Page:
The sharp increase in use of personal vehicles can be attributed to increase in purchase power. But economic empowerment of people cannot be and should not be reversed. No doubt pollution is a byproduct of modernisation. However, scientific development in one field can be used to counter the ill effects of scientific development of another field. We can focus on developing technologies to have affordable cars like Nano or, improving the vehicles that run on no fuel. Further increase in standard of living makes people abandon basic bikes and cars in favour of luxury brands that consume more fuel. Problem is – it is the inessentials with money power who also influence legislative decisions. Thus, it becomes difficult to legislate and implement simple and practical solutions.

For a growing economy with a huge population the situation can only get worse as we go for more investment in manufacturing sector. Hope, side by side with the improvement of our ranking in ease of doing business,  we took tough steps to ease out our ranking from pollution index.

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This post is a part of Write Over the Weekend, an initiative for Indian Bloggers by BlogAdda.’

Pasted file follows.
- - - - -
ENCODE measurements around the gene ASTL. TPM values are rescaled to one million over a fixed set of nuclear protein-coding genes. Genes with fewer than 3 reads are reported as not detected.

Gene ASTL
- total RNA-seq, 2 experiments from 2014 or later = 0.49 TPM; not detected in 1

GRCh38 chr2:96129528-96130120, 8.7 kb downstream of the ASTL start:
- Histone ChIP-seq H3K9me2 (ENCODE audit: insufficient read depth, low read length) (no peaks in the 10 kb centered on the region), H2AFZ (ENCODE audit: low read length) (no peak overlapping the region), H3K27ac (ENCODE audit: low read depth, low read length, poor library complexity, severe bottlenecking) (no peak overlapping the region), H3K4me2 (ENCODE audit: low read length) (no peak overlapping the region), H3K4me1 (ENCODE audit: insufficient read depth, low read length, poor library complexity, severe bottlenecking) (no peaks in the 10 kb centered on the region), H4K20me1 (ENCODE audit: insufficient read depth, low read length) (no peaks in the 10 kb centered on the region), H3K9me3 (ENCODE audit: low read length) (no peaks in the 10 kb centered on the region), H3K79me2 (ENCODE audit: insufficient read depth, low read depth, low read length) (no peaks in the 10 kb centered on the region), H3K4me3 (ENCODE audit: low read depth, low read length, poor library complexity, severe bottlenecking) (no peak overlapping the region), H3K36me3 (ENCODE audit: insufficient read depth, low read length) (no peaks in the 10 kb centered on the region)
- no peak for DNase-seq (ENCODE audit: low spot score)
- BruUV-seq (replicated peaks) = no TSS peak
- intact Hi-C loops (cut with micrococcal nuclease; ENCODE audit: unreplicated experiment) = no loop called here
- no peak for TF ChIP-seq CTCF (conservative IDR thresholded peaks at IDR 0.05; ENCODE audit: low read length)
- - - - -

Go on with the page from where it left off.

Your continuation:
Get a copy of my book ‘Idle Hours- Humour|Memoir|Essays ‘to read more of my takes on  social, trivial and selfhelp issues. You may find some of them hilarious too.  

Remembering those notebandi days

Remembering those notebandi days ( Originally written after a few days of demonetization)

One Life is not Enough

Random Notes

The times are such that, neither are notes so random nor do they have any  association or destination other than the bank. The whole nation is in queue for a few ‘tukda’ notes. It is Saturday night and as we finalise our plan to visit Chinchi Falls and Mekedatu as part of our weekend getaway, we are reminded, we have forgotten to factor in legal tender notes to our itinerary. So we rush to the nearby ATM. Though there is still a queue, we manage to get some of those extremely rare pieces of paper and come back home by 11:30 P.M.